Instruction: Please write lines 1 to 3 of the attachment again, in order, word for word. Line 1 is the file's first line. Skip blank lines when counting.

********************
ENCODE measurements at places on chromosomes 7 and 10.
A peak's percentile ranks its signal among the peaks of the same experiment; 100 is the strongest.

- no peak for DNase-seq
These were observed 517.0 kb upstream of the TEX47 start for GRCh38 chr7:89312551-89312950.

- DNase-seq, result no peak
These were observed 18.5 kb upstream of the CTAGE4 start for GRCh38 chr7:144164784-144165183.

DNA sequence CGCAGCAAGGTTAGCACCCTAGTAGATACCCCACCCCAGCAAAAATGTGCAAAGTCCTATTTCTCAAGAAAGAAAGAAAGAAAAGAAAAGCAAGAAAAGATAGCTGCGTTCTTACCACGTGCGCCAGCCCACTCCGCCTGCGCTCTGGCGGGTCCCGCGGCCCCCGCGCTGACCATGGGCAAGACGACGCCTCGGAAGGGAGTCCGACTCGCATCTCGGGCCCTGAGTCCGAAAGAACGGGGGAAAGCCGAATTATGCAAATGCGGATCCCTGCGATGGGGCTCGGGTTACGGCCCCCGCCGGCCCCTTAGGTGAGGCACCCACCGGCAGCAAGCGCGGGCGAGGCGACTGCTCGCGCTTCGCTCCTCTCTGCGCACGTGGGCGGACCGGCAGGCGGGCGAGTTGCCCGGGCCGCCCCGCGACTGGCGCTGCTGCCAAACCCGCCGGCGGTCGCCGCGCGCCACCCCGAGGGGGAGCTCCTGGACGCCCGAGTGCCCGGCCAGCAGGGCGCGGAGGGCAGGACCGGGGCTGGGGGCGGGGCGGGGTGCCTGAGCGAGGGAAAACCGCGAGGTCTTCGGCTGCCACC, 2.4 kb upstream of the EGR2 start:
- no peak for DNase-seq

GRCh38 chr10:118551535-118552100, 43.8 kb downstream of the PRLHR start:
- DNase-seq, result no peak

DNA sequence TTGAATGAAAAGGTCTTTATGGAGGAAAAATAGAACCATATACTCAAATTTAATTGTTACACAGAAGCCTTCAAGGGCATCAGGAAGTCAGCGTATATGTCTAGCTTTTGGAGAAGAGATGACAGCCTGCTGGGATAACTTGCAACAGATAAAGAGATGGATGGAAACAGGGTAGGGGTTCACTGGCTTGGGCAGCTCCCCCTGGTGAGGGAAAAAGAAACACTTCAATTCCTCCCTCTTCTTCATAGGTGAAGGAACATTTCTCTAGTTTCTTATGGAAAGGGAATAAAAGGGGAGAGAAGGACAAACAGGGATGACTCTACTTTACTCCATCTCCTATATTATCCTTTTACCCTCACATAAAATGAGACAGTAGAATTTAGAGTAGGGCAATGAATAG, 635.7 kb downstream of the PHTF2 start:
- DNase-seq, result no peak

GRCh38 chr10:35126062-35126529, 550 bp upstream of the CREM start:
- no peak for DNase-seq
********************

ENCODE measurements at places on chromosomes 7 and 10.
A peak's percentile ranks its signal among the peaks of the same experiment; 100 is the strongest.

- no peak for DNase-seq